Riken Institute Plans Quantum-Supercomputer Hybrid by 2025

Japanese research center will work with Toyota Motor, Hitachi and Sony Group to promote hybrid solutions
Berenice Baker
Berenice Baker

January 4, 2023

A data center lit in blue
The Riken Institute will connect the Fugaku supercomputer to a quantum computer. Getty

Japan's Riken research institute has announced it will create a powerful quantum-classical hybrid computer by connecting the world’s second-fastest supercomputer, known as Fugaku, to a quantum computer.

The move aims to deliver real-world quantum computing power for Japanese companies to develop novel drugs and materials, among other applications, by 2025.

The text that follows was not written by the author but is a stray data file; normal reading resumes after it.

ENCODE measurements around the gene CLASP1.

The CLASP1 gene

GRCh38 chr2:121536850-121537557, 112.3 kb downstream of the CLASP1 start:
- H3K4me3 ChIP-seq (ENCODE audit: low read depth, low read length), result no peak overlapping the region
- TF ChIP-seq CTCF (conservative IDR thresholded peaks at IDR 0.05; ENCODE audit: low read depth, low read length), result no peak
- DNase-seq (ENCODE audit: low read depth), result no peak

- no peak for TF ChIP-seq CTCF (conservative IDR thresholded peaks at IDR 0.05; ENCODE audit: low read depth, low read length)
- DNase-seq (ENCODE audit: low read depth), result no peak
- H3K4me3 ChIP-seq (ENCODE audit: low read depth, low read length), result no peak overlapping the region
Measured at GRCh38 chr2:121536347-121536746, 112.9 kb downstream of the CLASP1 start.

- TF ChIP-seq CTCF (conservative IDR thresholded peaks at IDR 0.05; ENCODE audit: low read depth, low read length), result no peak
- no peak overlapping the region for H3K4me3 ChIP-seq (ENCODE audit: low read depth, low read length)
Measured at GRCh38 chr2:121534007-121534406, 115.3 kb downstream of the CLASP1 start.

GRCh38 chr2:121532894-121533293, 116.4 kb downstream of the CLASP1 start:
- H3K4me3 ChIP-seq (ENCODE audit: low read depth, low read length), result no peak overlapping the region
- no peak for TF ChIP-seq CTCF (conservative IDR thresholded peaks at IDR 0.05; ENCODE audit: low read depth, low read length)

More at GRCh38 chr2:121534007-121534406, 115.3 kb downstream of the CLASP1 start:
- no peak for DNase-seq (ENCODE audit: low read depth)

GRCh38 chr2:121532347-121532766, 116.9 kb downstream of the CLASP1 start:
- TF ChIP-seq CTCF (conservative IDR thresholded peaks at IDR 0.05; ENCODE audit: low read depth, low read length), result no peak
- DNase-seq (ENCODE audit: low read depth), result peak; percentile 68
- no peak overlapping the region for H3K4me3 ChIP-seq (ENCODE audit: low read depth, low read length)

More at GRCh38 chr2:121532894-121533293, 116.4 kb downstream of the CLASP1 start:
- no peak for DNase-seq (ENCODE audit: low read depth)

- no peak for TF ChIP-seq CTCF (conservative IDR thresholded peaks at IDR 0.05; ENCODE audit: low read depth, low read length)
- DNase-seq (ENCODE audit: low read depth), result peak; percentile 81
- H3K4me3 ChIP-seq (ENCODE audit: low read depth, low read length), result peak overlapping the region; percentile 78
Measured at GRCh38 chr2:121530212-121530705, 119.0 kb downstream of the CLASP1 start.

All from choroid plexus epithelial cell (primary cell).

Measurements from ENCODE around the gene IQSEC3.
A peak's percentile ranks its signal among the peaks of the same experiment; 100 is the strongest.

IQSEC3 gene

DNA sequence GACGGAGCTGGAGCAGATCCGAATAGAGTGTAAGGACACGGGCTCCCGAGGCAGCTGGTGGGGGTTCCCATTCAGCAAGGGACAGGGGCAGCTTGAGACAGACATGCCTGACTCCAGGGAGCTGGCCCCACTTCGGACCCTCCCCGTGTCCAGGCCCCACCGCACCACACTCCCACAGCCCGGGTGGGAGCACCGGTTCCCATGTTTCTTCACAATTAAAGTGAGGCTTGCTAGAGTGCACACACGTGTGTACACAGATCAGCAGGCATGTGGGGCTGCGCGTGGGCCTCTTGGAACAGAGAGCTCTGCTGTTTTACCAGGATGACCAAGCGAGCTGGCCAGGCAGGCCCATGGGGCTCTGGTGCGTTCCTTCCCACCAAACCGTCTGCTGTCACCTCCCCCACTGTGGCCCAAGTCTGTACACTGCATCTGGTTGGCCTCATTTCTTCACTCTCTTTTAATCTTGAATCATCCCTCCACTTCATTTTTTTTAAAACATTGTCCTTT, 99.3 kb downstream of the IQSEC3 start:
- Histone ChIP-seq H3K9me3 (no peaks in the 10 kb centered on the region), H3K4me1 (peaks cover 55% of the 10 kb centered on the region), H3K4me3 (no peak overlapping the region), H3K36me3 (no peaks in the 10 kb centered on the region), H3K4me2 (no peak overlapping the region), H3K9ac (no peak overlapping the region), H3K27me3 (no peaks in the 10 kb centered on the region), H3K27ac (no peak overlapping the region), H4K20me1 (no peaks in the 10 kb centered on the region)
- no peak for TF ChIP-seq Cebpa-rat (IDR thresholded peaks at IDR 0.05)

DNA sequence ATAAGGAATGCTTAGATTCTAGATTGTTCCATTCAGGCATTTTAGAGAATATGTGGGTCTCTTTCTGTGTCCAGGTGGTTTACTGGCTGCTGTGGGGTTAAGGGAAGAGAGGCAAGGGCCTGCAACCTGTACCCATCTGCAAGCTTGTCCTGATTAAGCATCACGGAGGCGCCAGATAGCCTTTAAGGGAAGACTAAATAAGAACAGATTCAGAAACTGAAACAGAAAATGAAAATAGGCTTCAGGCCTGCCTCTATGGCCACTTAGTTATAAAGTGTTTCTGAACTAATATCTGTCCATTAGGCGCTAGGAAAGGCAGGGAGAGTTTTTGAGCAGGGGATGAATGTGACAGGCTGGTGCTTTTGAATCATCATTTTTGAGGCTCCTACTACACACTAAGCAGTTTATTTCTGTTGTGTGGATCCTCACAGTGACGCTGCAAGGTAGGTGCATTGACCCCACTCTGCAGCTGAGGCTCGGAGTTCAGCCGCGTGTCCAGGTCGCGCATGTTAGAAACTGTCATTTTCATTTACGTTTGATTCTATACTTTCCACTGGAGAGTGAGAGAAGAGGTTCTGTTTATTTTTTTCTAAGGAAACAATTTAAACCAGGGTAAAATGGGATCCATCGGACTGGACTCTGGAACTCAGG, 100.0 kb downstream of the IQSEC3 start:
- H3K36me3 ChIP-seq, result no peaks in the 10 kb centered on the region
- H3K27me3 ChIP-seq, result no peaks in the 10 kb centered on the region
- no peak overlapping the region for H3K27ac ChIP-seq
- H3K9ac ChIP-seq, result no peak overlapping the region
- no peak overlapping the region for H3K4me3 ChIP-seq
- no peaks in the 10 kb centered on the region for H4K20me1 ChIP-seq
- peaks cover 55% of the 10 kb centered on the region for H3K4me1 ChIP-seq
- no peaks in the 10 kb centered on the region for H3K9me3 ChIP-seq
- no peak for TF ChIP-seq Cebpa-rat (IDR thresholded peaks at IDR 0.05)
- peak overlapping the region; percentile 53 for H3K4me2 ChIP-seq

Most quantum computing technologies require processors to operate at temperatures close to absolute zero, necessitating bulky refrigeration equipment that is incompatible with existing data centers. Riken intends to get around this by operating the quantum computer from a separate facility to Fugaku and tapping its processing power over a communications link.

Fugaku will process the bulk of the calculations and only offload the algorithms that quantum technology solves more efficiently to the quantum computer. Fugaku will then assemble the results to deliver the solution.

Riken plans to launch an alliance of companies including Toyota Motor,

Hitachi and Sony Group in 2023. The group will promote the use of quantum/classical hybrid computing infrastructure and the best way to balance the processing workload between the quantum computer and Fugaku.

Fugaku is a petascale supercomputer developed by the government-backed institute and Fujitsu. Fujitsu also operates a 39-qubit quantum simulator on a supercomputer that uses the same CPU as Fugaku.

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